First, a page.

Does ecology suffer from the cult of personality?


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As scientists we assume that we are objective. We believe that information is unambiguous and that the truth can be found in data. But is this always true?

If the spread of knowledge is made up of two parts – the generation of that knowledge as well as its dissemination – then the cult of personality can result in one of two pitfalls. The first is the Trap of Charisma, which happens when we over-value the quality of information if it is described by someone with eloquence and confidence. The second snag is the Trap of Boredom, which is when we undervalue information because the poor soul explaining it is mumbling, shy and confused.

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It is very difficult to avoid these traps.

Even more relevant, is how we are quickly deceived by status (which may often also be linked to charisma). We tend to follow research from prestigious institutions much more closely than that from less renowned universities. A recent comment in Nature even questioned whether we ignore quality research simply because it is not accompanied by an impressive author affiliation.

Having recently attended an amazing conservation conference, I discovered that I am a sucker to the cult of personality. I noticed that I had to make a concerted effort to concentrate during talks by folks from unknown research groups and, even more alarmingly, I also noticed that my attention waxed and waned depending on whether the speaker was male or female. I am very ashamed by this.

I have always tried to be fair and treat people equally. Yet, despite this, my subconscious biases (you can test yours here) cause the hidden workings of my brain to jeopardise my best intentions. On the bright side, I am now aware of my own inability to be objective and should hopefully be able to avoid deceiving myself in the future.

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4 thoughts on “Does ecology suffer from the cult of personality?

  1. This is something I’ve mused about as well, in various contexts: the importance of who is presenting the information, and how it’s being presented. I agree that it’s something we all ought to be aware of, and I doubt we’ll ever get rid of it (although in some contexts, I don’t think we’d want to).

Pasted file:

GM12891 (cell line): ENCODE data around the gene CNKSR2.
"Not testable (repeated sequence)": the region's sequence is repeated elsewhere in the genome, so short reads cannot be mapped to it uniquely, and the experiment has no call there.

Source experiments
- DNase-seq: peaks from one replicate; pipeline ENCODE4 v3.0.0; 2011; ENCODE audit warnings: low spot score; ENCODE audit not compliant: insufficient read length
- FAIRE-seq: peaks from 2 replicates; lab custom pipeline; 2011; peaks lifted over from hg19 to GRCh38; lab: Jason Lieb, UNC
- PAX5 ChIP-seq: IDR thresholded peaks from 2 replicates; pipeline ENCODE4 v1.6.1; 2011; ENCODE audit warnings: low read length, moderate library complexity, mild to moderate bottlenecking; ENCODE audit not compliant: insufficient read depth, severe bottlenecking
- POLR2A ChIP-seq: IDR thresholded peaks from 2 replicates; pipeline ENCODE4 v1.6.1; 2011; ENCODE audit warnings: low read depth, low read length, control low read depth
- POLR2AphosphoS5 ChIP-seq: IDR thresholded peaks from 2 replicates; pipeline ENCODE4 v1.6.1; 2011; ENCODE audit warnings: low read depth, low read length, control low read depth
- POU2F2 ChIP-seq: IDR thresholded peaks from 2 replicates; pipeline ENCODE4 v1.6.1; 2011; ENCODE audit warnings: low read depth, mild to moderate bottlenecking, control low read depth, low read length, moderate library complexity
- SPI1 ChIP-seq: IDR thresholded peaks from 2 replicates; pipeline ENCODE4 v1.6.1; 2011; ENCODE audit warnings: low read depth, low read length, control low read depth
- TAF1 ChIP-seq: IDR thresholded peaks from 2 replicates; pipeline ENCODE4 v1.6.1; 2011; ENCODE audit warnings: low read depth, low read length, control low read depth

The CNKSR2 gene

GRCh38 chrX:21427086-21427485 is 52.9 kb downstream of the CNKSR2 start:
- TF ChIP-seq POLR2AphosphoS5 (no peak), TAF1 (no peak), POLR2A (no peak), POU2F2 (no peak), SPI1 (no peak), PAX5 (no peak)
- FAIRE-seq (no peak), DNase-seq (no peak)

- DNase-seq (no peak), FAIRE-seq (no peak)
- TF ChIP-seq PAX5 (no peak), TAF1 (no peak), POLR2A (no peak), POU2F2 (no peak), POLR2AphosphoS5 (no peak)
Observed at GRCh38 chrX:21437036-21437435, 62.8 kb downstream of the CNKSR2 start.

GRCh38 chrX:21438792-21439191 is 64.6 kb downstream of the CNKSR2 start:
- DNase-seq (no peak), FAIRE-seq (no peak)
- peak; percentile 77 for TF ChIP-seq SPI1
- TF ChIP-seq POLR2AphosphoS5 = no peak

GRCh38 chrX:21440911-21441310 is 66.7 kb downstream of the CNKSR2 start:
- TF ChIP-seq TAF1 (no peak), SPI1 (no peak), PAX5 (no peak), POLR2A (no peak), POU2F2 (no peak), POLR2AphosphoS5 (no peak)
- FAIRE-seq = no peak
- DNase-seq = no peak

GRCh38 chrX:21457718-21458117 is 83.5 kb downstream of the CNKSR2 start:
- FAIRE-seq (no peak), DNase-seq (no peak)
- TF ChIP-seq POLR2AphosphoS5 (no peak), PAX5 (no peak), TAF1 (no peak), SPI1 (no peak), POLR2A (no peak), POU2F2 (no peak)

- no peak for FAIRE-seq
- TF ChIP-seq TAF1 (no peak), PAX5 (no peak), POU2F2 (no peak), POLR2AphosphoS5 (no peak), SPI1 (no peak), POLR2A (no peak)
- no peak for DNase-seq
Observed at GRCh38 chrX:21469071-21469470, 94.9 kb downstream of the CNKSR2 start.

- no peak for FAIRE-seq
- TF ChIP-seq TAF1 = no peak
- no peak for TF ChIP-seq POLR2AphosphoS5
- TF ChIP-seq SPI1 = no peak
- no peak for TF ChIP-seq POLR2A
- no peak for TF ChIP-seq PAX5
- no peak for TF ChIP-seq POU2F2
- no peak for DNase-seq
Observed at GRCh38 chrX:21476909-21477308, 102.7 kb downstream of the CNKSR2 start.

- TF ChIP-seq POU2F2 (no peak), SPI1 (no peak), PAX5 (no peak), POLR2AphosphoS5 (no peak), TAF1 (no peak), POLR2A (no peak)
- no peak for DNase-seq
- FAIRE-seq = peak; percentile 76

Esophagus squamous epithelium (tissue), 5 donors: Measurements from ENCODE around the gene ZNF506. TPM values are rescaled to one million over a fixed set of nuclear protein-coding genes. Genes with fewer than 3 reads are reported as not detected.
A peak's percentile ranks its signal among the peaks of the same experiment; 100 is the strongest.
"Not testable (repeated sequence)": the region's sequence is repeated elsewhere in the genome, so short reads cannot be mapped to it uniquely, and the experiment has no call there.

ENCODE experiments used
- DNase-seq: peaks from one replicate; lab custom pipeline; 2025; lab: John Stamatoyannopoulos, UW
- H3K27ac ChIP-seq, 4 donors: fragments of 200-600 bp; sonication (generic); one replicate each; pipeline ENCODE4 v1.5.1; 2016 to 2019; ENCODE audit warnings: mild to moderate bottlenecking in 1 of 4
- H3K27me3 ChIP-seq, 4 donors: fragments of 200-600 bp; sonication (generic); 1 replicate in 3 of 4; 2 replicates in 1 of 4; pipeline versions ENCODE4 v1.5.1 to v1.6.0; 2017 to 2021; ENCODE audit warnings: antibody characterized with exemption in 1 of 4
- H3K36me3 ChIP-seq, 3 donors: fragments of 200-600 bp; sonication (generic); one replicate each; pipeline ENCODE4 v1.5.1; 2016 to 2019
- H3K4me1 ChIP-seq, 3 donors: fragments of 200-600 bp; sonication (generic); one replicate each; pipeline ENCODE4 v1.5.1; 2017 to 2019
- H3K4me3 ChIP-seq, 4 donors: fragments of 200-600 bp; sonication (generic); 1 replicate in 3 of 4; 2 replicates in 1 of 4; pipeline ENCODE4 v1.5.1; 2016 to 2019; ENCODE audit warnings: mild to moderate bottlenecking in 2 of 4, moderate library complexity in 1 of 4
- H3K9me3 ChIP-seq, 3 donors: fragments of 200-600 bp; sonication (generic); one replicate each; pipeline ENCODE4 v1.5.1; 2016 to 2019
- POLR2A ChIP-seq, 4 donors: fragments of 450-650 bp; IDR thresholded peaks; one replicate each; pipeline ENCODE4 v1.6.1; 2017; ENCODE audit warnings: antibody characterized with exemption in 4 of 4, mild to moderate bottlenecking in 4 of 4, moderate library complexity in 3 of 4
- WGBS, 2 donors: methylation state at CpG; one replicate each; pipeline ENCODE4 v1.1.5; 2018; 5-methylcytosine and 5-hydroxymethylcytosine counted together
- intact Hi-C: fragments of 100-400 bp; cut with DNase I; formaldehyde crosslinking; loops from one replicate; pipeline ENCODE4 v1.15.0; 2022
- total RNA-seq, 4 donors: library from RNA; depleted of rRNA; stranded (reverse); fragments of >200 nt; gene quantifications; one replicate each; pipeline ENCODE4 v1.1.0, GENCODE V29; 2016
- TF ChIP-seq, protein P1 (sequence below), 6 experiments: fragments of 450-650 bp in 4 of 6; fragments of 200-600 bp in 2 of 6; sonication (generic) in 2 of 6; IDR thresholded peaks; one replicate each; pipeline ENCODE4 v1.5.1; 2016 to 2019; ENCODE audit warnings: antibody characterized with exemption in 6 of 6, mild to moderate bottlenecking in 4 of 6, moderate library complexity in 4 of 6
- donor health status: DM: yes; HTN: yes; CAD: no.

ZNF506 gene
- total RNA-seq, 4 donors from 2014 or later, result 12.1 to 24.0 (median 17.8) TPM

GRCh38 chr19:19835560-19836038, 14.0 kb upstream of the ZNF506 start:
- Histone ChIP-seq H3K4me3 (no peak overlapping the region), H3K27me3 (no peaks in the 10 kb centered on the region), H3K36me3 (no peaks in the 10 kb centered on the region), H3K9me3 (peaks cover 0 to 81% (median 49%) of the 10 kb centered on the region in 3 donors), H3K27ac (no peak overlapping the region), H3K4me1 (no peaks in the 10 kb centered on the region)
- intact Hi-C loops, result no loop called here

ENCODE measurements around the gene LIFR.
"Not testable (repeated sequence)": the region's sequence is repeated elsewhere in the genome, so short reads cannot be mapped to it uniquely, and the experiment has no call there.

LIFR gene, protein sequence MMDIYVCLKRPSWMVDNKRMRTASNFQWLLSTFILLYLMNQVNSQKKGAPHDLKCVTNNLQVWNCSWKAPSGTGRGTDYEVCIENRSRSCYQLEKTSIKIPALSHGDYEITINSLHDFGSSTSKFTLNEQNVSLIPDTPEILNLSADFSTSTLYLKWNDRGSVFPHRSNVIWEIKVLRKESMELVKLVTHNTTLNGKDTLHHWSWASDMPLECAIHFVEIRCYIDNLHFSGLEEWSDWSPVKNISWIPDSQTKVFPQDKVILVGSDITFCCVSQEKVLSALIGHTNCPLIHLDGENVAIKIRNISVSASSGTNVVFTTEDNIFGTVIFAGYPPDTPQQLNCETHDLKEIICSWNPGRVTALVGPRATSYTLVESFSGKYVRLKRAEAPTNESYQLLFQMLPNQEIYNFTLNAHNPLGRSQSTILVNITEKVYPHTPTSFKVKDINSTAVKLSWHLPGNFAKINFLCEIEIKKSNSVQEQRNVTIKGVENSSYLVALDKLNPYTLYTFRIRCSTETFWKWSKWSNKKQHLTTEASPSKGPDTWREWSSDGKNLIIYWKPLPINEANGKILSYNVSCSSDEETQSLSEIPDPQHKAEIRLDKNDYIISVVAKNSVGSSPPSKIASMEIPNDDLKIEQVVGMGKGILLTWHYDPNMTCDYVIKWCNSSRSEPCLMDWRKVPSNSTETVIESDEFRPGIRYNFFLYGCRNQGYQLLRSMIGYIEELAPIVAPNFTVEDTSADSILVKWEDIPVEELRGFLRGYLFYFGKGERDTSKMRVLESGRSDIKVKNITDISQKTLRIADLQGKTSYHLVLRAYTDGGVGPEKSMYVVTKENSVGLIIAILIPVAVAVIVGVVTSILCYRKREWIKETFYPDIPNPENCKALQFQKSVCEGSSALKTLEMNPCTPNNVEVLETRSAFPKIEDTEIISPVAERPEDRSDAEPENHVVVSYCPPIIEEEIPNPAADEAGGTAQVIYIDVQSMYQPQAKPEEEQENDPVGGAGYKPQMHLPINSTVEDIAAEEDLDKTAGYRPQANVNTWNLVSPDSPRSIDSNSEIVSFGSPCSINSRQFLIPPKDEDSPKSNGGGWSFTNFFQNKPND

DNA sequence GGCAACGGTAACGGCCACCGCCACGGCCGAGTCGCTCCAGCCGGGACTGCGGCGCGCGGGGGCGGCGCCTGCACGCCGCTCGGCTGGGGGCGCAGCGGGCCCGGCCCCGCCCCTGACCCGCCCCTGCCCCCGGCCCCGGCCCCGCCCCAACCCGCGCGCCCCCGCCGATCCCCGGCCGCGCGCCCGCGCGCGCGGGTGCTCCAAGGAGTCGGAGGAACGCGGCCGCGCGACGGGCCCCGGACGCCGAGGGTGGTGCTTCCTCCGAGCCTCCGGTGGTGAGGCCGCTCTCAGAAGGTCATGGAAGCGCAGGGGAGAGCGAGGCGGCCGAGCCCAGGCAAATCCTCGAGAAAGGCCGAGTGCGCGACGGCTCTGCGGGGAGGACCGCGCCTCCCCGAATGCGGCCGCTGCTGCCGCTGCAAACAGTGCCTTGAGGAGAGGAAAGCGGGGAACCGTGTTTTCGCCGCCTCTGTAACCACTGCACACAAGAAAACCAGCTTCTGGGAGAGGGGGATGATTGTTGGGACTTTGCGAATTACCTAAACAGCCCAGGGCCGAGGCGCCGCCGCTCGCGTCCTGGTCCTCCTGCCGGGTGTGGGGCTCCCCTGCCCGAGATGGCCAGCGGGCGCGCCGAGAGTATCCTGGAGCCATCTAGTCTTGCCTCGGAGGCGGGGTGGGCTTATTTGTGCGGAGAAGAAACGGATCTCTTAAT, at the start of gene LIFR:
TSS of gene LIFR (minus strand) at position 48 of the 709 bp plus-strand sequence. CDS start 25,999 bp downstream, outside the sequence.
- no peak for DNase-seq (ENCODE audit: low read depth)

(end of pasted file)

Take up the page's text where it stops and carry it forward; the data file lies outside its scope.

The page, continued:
http://dynamicecology.wordpress.com/2011/09/14/bandwagons-in-ecology/

    http://dynamicecology.wordpress.com/2012/01/01/why-are-some-ecological-ideas-controversial/

    http://dynamicecology.wordpress.com/2012/10/30/well-never-get-rid-of-salesmanship-in-science-and-wouldnt-want-to/

    http://dynamicecology.wordpress.com/2011/11/08/on-rhetoric-in-scientific-writing/

    • Thanks for the comments and links, Jeremy (btw I’m a long-time reader and big fan of Dynamic Ecology)

      I agree that we shouldn’t be scared of big egos and flashy personalities. I also agree that they are not always a bad thing. They often make things more interesting and fun.

      I can’t blame a passionate speaker for a bit of salesmanship, and I have no right to suggest that (s)he should present differently. All I am arguing is that the onus is on each one of us to familiarise ourselves with our own cognitive biases.

  2. Pingback: While I might be a captive in the Ivory Tower, at least I don’t have Stockholm syndrome | The Solitary Ecologist

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